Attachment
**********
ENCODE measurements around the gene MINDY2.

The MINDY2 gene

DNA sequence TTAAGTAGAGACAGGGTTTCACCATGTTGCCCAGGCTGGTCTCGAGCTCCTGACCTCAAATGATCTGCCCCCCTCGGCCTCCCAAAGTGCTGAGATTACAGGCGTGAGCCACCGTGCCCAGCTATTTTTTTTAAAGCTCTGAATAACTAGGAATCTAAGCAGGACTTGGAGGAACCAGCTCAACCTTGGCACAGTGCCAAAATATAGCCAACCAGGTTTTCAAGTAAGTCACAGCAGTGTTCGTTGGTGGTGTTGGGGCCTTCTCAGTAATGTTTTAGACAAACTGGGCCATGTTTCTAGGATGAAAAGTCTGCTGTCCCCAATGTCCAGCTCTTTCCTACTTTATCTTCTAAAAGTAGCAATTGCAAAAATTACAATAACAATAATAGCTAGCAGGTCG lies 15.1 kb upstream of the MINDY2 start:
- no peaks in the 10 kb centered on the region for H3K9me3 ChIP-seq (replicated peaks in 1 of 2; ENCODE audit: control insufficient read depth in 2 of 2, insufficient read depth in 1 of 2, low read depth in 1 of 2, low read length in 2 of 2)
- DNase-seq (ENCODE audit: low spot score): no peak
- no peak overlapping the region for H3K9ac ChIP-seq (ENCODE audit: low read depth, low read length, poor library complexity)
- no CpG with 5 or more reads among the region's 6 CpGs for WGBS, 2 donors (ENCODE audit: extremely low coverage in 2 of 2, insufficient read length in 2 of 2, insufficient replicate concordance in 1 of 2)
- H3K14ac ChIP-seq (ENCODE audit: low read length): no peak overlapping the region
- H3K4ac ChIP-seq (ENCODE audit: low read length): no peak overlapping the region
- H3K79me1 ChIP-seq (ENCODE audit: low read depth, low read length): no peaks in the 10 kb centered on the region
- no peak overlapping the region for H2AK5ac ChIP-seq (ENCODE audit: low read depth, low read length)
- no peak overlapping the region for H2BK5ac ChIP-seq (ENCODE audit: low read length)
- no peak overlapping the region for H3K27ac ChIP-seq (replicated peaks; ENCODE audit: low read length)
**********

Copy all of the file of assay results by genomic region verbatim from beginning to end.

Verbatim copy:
ENCODE measurements around the gene MINDY2.

The MINDY2 gene

DNA sequence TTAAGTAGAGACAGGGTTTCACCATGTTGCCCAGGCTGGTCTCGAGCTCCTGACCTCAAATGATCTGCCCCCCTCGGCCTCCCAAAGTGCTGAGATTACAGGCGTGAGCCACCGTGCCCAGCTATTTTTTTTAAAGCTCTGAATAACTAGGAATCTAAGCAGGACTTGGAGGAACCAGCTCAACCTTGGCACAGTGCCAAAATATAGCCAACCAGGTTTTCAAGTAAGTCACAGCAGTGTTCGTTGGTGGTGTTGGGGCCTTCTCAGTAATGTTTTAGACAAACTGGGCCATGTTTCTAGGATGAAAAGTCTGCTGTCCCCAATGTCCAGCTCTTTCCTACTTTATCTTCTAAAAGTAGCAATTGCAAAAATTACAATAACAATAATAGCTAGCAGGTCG lies 15.1 kb upstream of the MINDY2 start:
- no peaks in the 10 kb centered on the region for H3K9me3 ChIP-seq (replicated peaks in 1 of 2; ENCODE audit: control insufficient read depth in 2 of 2, insufficient read depth in 1 of 2, low read depth in 1 of 2, low read length in 2 of 2)
- DNase-seq (ENCODE audit: low spot score): no peak
- no peak overlapping the region for H3K9ac ChIP-seq (ENCODE audit: low read depth, low read length, poor library complexity)
- no CpG with 5 or more reads among the region's 6 CpGs for WGBS, 2 donors (ENCODE audit: extremely low coverage in 2 of 2, insufficient read length in 2 of 2, insufficient replicate concordance in 1 of 2)
- H3K14ac ChIP-seq (ENCODE audit: low read length): no peak overlapping the region
- H3K4ac ChIP-seq (ENCODE audit: low read length): no peak overlapping the region
- H3K79me1 ChIP-seq (ENCODE audit: low read depth, low read length): no peaks in the 10 kb centered on the region
- no peak overlapping the region for H2AK5ac ChIP-seq (ENCODE audit: low read depth, low read length)
- no peak overlapping the region for H2BK5ac ChIP-seq (ENCODE audit: low read length)
- no peak overlapping the region for H3K27ac ChIP-seq (replicated peaks; ENCODE audit: low read length)